To some degree it's customization, but I don't think units should be entirely inflexible or anything, as much as I prefer units to have a set role or style that you have to work around. What I really dislike is the constant busy-work that goes into building units, and how the game keeps shoving these mechanics in your face.
FE11 gave us reclassing, which changed up your units' stats and growth rates. By and large you really didn't have to do this, and leveling was limited, so the benefits of doing so were pretty small outside of a few fringe cases. And on top of this, you could only have a finite number of each class. Ultimately, you weren't encouraged to be constantly reclassing and building units by this method, because it wouldn't be super effective for more than a few units at a time. Though the endgame results didn't really deter you from just making as many high level Dracoknights as you were allowed and just rushing, which hurts the endgame of FE11 and 12 in my mind.
FE13 started snowballing things out of control, and it's where I find that the mechanics became incredibly intrusive to the core gameplay. Beyond reclassing, skills were now tied to classes. And instead of skills being permanently tied to classes or units like in FE4/5, or a finite resource that were mostly on a unit-by-unit basis like FE9/10, Awakening allowed you to take skills from classes and bring them to other classes. And reclassing only changed your stats based on the bases of the classes you change between. The game now incentivizes and rewards you for constantly changing the classes of your units and getting new skills for them. To add on to this, the way certain skills worked(Like Armsthrift), things like forging now became much more important than it was in previous games. Now you're going around scrounging for weapons to forge for each character, which is just a huge random chance deal, and switching everyone to the best classes available with the best skills available. In the base game you can mostly avoid this(Though it doesn't stop the game from shoving second seals in your face constantly), but it's pretty much a necessity for the DLC, and changes the whole feel of the game when you prepare for this by making as many Armsthrift Sorcerors/Dark Fliers with forged Aversa's Night as possible, or any other combo of insanely busted classes, weapons and skills. And there's not much of an alternative to doing this, which is where it starts hurting the game in my mind. You ignore these mechanics only at a detriment to yourself.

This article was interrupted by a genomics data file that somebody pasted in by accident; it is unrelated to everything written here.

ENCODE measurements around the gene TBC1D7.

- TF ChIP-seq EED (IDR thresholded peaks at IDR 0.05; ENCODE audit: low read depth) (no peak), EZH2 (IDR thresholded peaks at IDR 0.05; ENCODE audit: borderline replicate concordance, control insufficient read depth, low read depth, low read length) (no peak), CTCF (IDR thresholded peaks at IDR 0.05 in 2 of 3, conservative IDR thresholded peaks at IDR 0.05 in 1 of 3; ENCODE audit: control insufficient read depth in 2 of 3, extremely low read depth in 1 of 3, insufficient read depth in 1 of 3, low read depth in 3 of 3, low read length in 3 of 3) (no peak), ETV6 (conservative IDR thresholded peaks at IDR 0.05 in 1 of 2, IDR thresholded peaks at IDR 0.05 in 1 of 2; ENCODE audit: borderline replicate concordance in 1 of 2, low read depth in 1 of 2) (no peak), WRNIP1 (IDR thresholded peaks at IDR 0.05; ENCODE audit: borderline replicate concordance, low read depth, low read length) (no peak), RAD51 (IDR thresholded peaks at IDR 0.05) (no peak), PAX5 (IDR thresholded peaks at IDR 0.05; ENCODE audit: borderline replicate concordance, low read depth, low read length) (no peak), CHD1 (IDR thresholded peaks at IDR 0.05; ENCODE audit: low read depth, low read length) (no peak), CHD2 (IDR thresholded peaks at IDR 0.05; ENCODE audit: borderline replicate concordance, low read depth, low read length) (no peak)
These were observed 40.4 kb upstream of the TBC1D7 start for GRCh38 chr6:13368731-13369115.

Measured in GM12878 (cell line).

Fates stripped back the insane character building by limiting levels, reclassing potential and increasing the difficulty of grinding, but it, instead, adds MyCastle. What used to be a pretty straightforward SRPG series with a structured and deliberately paced campaign is now mostly an RPG with some strategy elements where you're shoved into an insanely grindy village/farm building sim every 30 minutes, with some weirdo mechanics like a lottery sprinkled. You gotta build your MyCastle to maximize your material yields, and you have to build around certain facilities in the MyCastle, but you can only get some materials and facilities in a given playthrough, so you have to tediously visit other MyCastles if you want to get resources you don't have, buy weapons you can't get at your own Castle, or get skills you've locked your own characters out of. And the game keeps encouraging this by making you build up points that you can get through online interactions which then unlock rewards in your own game, some of which are only obtainable through this method, and can require thousands and thousands of points which you build up at a pitiful rate. And then, if you decide you want to play one of the other routes, you have to do this all over again.
Which, again, wouldn't be too big of an issue if the game gave you incentives to not do this. But it makes MyCastle a core mechanic, and constantly makes you go back. It's even harder to ignore than reclassing in Awakening. I don't think MyCastle would have gotten hacked to hell and back if it wasn't so essential for certain aspects of the game. If it was more ignorable, or if it was more fun, I don't think hacking would have been so prevalent, and hacked Castles wouldn't be so popular for visitors.
And Three Houses seems to be diving headfirst into micromanaging and busywork again, possibly even more than what Fates did.